THE HAGUE, Netherlands — If Angela Merkel wants to see how tough it can be to form a multiparty government, the German chancellor need only look across the border at the Netherlands, where four-party coalition talks are still grinding on more than six months after the election.
Day after day, the leaders of the four Dutch parties have filed stoically into the ornate Stadhouderskamer room in the Dutch parliament where, watched over by hand-woven mural tapestries depicting Roman deities, they are gradually hammering out the policies of the next government coalition.
They’re getting close, but consensus-driven Dutch politics takes time.
Egos must be massaged, compromises brokered and, if they agree to work together, ministerial portfolios divvied up. The talks resumed Tuesday afternoon.
On his way in, Dutch Prime Minister Mark Rutte said he did not have any tips for Merkel.
“She’s very wise and will be able to handle it without my advice, no doubt,” Rutte told The Associated Press.
Lengthy talks to form a coalition government are a regular feature in some European democracies — Belgians once had to wait more than 500 days for a new government.
Merkel, in power for 12 years, is more used to forming a government with just one partner. A Dutch analyst who closely studies elections and their aftermaths says he would advise her not to rush into a new coalition.
“In a polarized situation, she should just talk with everybody,” said Andre Krouwel, a political scientist at the VU Amsterdam university.
Merkel’s bloc came in first in Sunday’s vote but its position was weakened. Her Christian Democratic Union and its Bavaria-only ally, the Christian Social Union, won 33 percent of the vote — down from 41.5 percent four years ago. Her coalition partner for the last term, the Social Democrats led by Martin Schulz, won 20.5 percent and vowed to go into opposition.
To the right of Merkel, the nationalist Alternative for Germany, or AfD, swept into third place with 12.6 percent of the vote.
All that has left Merkel looking for new partners.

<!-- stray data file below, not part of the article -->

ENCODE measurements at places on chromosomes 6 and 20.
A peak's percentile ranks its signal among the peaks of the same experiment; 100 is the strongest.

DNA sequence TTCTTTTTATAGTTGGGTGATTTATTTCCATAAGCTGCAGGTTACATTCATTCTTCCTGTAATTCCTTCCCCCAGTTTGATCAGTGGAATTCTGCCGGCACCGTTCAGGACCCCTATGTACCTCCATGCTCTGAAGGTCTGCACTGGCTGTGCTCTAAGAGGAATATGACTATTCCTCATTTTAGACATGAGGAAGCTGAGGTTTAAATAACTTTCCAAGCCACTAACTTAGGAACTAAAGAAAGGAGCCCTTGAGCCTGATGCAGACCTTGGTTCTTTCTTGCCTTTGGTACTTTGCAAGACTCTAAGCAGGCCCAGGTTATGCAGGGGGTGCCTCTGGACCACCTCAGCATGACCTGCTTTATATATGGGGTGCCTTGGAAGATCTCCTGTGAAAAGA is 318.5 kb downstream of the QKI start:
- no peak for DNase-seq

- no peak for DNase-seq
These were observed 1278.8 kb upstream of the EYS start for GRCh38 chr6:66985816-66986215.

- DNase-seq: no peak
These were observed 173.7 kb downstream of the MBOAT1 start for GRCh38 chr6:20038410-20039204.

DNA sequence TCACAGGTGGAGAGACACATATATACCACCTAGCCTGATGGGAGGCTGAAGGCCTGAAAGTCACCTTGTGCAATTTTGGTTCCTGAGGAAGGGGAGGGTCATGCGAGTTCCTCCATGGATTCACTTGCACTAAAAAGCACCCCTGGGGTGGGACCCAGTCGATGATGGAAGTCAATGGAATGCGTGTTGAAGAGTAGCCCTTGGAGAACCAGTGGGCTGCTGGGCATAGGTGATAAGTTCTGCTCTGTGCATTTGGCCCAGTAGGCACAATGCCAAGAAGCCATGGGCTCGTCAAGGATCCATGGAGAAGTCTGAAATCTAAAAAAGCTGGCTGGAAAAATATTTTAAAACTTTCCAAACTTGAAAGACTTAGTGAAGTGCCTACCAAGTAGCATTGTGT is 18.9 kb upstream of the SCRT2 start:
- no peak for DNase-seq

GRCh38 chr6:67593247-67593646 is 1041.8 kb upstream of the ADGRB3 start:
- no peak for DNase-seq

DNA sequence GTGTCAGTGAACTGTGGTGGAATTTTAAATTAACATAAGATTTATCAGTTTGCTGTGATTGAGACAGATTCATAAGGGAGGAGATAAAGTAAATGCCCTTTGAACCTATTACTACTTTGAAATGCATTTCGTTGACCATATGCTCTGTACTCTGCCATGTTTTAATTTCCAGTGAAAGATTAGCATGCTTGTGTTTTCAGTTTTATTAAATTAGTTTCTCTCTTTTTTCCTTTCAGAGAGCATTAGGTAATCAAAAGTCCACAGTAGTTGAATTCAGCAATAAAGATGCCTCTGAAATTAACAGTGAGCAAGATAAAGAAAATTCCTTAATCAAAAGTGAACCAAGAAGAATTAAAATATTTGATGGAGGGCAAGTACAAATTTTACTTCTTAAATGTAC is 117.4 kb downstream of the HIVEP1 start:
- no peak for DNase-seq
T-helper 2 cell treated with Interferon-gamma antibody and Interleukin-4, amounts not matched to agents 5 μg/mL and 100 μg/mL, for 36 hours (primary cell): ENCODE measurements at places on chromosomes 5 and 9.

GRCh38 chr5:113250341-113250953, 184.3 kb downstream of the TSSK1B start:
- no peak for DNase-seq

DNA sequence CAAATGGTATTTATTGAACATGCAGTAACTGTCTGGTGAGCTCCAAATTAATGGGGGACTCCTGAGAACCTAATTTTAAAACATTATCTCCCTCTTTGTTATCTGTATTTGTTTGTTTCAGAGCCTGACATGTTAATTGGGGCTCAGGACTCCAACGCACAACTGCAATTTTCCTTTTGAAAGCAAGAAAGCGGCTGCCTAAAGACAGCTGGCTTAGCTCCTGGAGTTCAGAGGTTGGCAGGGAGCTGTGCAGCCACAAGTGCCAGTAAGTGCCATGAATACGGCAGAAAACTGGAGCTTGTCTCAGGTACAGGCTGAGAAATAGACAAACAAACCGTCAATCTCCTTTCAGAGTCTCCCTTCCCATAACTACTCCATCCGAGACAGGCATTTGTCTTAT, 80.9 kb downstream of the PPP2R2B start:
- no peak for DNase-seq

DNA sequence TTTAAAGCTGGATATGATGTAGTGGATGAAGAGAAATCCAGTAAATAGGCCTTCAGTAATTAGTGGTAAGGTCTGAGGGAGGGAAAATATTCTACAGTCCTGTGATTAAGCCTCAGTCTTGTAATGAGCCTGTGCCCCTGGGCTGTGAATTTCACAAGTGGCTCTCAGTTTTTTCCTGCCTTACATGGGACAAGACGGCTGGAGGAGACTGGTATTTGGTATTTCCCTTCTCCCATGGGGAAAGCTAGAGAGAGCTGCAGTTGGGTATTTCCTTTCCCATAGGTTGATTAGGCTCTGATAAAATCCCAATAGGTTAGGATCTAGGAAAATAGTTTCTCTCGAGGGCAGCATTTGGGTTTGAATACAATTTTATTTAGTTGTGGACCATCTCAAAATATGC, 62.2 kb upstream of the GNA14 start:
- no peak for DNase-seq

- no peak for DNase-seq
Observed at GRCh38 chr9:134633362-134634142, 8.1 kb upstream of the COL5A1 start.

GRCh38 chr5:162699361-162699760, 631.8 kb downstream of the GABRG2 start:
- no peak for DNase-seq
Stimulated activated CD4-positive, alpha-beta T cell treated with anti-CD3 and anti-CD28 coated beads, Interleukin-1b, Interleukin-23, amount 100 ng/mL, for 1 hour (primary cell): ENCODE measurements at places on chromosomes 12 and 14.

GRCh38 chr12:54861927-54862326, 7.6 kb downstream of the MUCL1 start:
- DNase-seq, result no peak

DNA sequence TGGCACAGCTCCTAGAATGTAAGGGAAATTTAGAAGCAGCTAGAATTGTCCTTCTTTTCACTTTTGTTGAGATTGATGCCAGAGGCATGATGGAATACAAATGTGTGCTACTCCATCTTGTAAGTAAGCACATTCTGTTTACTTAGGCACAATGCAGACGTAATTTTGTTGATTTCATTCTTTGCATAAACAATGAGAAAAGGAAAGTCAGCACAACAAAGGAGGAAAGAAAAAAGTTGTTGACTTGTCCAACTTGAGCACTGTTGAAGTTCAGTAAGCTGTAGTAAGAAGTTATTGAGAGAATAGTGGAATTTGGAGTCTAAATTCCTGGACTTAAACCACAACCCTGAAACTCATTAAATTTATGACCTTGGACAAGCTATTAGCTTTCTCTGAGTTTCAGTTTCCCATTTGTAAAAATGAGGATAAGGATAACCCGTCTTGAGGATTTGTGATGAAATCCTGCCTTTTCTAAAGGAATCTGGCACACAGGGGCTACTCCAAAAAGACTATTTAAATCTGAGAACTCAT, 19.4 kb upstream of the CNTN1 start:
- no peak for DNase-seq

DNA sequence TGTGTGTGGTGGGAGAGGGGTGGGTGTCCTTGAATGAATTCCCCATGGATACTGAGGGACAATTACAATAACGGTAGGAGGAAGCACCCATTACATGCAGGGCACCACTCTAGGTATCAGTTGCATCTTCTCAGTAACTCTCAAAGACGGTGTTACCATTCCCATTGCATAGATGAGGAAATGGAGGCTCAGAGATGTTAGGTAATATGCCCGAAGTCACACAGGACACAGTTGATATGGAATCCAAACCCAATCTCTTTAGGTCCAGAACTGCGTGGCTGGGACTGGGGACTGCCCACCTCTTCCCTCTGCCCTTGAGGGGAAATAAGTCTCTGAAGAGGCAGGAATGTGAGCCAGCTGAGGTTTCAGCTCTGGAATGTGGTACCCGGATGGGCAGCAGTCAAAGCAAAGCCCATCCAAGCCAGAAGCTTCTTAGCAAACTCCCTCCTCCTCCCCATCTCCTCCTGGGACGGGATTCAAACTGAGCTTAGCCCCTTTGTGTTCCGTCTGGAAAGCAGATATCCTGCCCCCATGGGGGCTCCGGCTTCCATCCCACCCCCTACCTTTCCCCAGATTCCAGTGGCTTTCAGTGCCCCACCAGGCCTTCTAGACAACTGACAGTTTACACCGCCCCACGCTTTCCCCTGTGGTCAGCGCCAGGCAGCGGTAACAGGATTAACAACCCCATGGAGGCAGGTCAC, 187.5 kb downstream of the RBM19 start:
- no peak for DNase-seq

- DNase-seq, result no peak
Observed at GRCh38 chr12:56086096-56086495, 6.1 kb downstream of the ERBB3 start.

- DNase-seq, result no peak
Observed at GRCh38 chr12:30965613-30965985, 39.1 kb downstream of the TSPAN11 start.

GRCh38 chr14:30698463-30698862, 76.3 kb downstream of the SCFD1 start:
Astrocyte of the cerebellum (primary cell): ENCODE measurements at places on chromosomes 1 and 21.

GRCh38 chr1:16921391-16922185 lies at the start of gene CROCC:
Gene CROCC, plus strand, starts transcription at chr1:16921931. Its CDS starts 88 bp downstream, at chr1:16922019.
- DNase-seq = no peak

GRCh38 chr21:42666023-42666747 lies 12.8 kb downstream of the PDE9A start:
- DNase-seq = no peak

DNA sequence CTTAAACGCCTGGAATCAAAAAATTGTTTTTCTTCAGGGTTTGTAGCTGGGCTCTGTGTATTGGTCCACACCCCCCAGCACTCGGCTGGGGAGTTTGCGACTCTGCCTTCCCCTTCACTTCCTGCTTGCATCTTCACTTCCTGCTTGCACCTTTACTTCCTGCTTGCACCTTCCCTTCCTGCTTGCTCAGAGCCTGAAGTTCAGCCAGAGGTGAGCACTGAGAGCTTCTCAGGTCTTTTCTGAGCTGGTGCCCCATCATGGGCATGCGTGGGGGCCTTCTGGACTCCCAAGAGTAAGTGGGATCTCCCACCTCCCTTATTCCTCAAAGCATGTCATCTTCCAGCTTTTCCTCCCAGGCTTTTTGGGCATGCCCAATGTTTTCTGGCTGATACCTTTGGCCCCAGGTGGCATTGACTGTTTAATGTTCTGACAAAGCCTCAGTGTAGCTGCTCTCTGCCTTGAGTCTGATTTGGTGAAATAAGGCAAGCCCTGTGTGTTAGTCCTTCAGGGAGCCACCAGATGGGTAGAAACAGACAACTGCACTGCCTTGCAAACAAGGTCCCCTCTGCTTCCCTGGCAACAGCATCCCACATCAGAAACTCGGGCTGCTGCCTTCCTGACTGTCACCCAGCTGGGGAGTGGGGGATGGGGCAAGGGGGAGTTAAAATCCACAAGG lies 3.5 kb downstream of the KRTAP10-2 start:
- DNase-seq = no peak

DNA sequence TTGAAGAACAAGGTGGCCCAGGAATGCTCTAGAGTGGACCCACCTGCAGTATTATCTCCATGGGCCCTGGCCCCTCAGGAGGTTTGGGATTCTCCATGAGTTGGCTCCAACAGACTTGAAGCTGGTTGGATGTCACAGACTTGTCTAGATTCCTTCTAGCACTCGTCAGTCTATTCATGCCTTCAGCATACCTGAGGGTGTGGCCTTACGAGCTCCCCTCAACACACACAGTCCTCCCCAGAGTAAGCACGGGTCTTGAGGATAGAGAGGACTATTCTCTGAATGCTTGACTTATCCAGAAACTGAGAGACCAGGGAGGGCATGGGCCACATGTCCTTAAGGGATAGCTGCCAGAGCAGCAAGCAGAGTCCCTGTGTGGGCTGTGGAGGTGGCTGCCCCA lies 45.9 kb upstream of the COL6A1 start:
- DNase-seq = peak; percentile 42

The most politically plausible option for Merkel is a three-way coalition with the pro-business Free Democrats and the traditionally left-leaning Greens. The combination, called a “Jamaica” coalition because the parties’ colors match those of the Caribbean nation’s flag, hasn’t been tried before in a national German government.
Merkel signaled Monday that she is not in a rush. Noting the Netherlands’ ongoing negotiations, she said “so I’m not the most urgent case.”
The current Dutch negotiations are the second-longest on record for them, eclipsed only by a 208-day formation process in 1977.
Talks in Belgium, which is already split along French and Flemish language lines, can take even longer. It took a whopping 541 days of negotiations following the 2010 election before Socialist Elio Di Rupo was appointed prime minister.
Merkel’s position now is similar to that of Dutch Prime Minister Rutte: they both emerged victorious after an election, but lost seats and their coalition partners.
Rutte initially tried to build an alliance between his free market People’s Party for Freedom and Democracy, the Christian Democrats, the centrist D66 party and Green Left. The Greens, however, pulled the plug on that alliance in May when negotiators failed to bridge the yawning gaps between the parties on immigration policy.
Merkel will likely face a similar problem if she attempts to co-opt the German greens into a coalition.
The talks “will certainly be very complicated and very difficult,” said the Greens’ co-leader, Katrin Goering-Eckardt. “We will negotiate with great responsibility and great seriousness.”
One consolation for Dutch voters is that their country’s economy appears to be doing just fine even without a new government — its gross domestic product grew a robust 3.3 percent this year and 2.5 percent in 2018. Rutte’s previous coalition is staying on in a caretaker capacity until a new coalition is appointed but cannot make major policy decisions.
So it remains a waiting game for both the Dutch public and now the Germans.
“In theory, it should be faster in Germany,” Krouwel said. “But, then again, politics is human behavior and emotion. So it could completely collapse and take forever.”